Monday, November 3, 2008
Just last week, I wrote about a challenge to an Oklahoma abortion law. Abortion remains in the forefront this week in two states.
Richmond Medical Center v. Herring - In 2003, the State of Virginia passed a law called the "Partial Birth Infanticide Act." Professor Sherry Colb of Findlaw explains that at the time the law was passed, Steinberg v. Carhart had been decided, so "the prospects for such laws . . . were not good." The law was enjoined, and the Fourth Circuit upheld the injunction. Virginia filed a petition for certiorari. However, after the Court's decision in Gonzalez v. Carhart, the Court directed the Fourth Circuit to reconsider the case.
A panel heard the case in May 2008. (Its decision can be found here.) Two of the judges again held that the law was unconstitutional. The primary reason was that the law placed "an undue burden on a woman's constitutional right to choose an abortion in the second trimester, because the Act effectively prohibits the standard D&E procedure. The panel majority distinguished the federal statute at issue in Gonzales v. Carhart. While both acts required anatomical landmarks, the Virginia statute had no scienter requirement. Moreover, while the federal statute distinguished the act of delivery from the act causing fetal demise, the Virginia act did not.
Professor Colb reports that last week, the Fourth Circuit sat en banc to hear arguments in the case. Professor Colb's analysis of the case is worth reading for many reasons. First, she provides an excellent overview of the legal framework governing the abortion issue. Second, she explains in great detail why later term abortions are necessary in some cases, and explains and rebuts some of the compelling arguments against the practice. You may want to use the piece to supplement your discussion of either of the Carhart cases.
South Dakota Iniative 11 - Controversial proposals aimed at limiting - or even outlawing - abortion are not new in South Dakota. However, an initiative on the ballot tomorrow states that a woman will only be able to obtain an abortion when rape or incest is alleged if she: identifies the rapist (or incestous party), submits to a DNA test (ostensibly to prove it is the rapist's child), and the procedure takes place in the first twenty weeks of the pregnancy.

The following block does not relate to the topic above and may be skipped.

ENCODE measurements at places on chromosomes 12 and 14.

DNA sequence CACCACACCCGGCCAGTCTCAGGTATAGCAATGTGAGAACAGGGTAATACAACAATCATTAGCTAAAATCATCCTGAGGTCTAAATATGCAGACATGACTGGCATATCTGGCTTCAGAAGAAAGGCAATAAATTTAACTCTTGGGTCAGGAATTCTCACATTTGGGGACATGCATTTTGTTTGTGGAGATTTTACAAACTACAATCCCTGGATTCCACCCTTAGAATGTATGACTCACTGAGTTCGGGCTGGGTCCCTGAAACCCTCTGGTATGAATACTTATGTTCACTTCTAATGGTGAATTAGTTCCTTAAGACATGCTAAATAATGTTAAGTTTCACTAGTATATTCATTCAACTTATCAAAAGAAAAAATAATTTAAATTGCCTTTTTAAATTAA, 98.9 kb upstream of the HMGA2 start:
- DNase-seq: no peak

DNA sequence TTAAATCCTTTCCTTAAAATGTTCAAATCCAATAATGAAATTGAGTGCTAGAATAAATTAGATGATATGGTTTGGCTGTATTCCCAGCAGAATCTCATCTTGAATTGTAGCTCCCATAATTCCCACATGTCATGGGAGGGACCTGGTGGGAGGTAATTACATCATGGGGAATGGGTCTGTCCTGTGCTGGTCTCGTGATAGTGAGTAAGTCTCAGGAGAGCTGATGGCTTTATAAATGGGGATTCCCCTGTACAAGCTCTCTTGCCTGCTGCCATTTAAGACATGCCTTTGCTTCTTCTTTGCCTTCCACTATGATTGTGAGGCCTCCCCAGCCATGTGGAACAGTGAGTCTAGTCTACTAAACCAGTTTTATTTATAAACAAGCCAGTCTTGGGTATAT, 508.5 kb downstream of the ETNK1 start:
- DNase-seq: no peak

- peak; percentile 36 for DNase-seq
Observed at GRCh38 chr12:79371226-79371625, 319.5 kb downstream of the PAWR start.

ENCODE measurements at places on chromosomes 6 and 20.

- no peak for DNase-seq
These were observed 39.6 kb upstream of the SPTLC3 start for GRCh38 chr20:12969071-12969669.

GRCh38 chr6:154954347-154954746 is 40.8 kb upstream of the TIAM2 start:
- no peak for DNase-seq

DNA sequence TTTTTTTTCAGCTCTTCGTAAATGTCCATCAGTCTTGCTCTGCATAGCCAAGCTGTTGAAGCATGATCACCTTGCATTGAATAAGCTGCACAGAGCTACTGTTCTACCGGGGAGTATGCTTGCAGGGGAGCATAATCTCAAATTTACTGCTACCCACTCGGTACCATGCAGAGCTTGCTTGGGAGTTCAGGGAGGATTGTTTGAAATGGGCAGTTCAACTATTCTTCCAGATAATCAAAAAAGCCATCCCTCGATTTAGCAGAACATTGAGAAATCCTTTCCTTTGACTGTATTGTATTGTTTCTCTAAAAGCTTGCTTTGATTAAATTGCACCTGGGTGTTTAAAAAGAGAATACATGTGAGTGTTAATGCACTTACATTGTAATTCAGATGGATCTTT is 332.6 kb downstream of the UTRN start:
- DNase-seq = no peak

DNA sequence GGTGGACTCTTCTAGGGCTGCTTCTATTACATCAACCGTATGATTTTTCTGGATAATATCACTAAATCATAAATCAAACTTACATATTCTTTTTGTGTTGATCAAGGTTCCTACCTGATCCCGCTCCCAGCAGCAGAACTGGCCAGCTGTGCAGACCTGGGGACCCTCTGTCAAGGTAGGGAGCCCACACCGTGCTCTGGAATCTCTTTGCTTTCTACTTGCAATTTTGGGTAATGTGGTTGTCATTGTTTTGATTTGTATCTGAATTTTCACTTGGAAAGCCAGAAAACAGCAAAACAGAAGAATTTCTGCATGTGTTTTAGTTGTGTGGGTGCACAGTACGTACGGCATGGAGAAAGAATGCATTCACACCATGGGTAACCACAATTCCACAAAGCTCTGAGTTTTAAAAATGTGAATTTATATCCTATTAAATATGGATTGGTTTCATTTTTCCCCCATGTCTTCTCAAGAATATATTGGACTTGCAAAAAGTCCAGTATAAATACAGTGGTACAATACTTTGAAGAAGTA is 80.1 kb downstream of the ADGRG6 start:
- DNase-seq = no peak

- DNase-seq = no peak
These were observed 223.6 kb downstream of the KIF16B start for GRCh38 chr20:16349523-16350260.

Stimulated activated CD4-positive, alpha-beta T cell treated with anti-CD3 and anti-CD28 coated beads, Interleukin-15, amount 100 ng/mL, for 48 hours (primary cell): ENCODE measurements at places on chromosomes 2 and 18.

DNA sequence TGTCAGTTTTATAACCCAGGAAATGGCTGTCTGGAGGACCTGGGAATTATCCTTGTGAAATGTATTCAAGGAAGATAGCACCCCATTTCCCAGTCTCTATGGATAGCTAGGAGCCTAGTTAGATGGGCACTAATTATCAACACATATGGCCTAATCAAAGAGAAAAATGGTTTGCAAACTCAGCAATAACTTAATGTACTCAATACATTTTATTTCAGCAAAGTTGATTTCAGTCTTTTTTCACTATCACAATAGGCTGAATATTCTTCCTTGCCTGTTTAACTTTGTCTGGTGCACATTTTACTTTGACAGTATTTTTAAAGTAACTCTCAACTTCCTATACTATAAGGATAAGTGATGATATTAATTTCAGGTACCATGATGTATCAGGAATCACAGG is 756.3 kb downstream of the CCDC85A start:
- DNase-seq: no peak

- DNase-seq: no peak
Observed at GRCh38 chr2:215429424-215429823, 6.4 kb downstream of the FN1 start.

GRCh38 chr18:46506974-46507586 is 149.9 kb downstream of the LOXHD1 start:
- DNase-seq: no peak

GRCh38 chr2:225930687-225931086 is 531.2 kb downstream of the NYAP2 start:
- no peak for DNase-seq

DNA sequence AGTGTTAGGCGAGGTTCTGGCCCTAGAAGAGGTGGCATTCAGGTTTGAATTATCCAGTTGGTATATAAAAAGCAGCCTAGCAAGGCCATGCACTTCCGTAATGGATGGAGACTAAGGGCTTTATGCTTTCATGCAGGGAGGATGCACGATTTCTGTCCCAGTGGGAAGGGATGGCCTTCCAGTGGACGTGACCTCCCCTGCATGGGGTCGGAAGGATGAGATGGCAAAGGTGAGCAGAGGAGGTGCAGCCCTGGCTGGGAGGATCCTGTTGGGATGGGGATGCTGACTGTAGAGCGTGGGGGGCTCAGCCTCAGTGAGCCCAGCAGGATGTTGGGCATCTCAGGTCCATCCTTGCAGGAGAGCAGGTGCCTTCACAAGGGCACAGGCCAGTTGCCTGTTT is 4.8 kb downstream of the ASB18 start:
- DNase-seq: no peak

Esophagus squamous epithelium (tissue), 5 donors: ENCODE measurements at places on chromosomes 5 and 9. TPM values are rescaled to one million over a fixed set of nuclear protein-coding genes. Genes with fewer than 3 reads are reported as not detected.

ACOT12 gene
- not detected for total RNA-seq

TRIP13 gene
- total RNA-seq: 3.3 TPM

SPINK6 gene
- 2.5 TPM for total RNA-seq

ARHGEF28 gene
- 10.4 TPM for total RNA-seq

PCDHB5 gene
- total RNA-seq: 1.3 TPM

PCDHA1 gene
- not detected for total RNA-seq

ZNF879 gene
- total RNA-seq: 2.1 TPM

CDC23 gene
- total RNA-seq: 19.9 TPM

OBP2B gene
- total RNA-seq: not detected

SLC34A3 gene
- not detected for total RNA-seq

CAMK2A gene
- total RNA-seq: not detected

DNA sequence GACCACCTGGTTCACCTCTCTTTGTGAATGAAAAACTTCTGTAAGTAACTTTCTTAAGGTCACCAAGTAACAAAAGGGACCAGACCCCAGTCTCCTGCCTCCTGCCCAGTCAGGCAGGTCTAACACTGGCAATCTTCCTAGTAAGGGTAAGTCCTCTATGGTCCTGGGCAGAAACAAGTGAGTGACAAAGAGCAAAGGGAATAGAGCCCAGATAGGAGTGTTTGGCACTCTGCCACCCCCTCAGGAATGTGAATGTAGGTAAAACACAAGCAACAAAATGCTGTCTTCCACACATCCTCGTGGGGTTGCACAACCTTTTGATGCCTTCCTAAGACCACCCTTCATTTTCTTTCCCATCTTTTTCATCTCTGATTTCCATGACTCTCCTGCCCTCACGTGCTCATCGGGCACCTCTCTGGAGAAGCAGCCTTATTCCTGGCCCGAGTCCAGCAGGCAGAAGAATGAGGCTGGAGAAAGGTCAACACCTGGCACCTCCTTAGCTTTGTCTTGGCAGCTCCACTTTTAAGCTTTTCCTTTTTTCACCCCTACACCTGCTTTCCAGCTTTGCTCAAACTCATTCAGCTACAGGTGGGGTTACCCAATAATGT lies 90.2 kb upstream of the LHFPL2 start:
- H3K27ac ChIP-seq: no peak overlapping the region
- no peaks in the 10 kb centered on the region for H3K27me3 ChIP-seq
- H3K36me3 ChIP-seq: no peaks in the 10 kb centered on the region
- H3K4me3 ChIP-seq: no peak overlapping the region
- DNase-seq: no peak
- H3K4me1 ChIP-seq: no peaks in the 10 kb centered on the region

There is so much that is troubling about this law, one hardly knows where to begin. The law, as proposed, seems to be premised on the assumption that the rapist is the proverbial "stranger in the bushes." But what if the rapist is a family member, a friend, an ex-boyfriend, or even a husband? Of course, in a perfect world, all sexual assaults would be reported, but that is not the case. The Rape, Abuse, and Incest National Network states that only sixty percent of all sexual assaults are reported. Moreover, according to RAINN, only six percent of rapists are ever incarcerated. With statistics like these, it is difficult to understand why placing such an onerous requirement on an innocent party is necessary. As the South Dakota section of the American College of Obstetricians and Gynegologists states in opposition to the ban:
Uncaring, unrealistic treatment of sexual assault victims.
This ban cruelly puts too many obstacles on women who are victims of rape or incest. It mandates a lengthy, cumbersome process that is unworkable, especially for sexual assault victims who choose to undergo a medical rather than a surgical abortion. In fact, it mandates that the medical community take on a law enforcement role by forcing doctors to report rape or incest to authorities – even against an adult patient’s wishes.
This brings me to my second point. The proponents of the law seem to believe that this measure will result in the "demise of Roe v. Wade." They may be overestimating their position. As written, for the reasons stated above, not to mention the incredible affront to personal dignity that such a law would entail, I believe the Court would have little trouble applying Casey to find that this law is a "substantial obstacle" and an undue burden on a woman seeking an abortion in these circumstances. The law requires identification of the rapist, as well as a DNA test. What happens if the rapist flees and is never caught? The law is unclear in this respect as well as others, as noted by its major opponent. In light of the uncertainty, it seems that women are unreasonably and unduly prevented from exercising a right unless they acquiese to increasingly intrusive demands. Moreover, what if a woman wants a medical abortion? Would the law force her to wait until she has to undergo a surgicial procedure. If so, unduly forcing a woman to wait without good medical reason would likely seem to violate Casey as well.
While the proponents may be hoping that the Court will find there is no exception to the Roe rule for rape and incest, that is unlikely. While Roe only mentions the health of the mother, a woman's psychological health would surely be important. Moreover, even if the Court were to rule that states could create limitations on abortion even in cases of rape or incest, based on Casey's statements regarding the decision to have an abortion in difficult circumstances, such as domestic violence, the limitations here likely go too far. The Supreme Court recognized the impact of violence on women's lives in Casey, and it is therefore likely that they will follow that path in any future challenges. In fact, the facts here are arguably stronger than those in Casey in that Casey pre-supposed consenual sex. In the end, the proponents of the bill could be on precipitous legal footing.
I'll try to report back on this after the election results come in.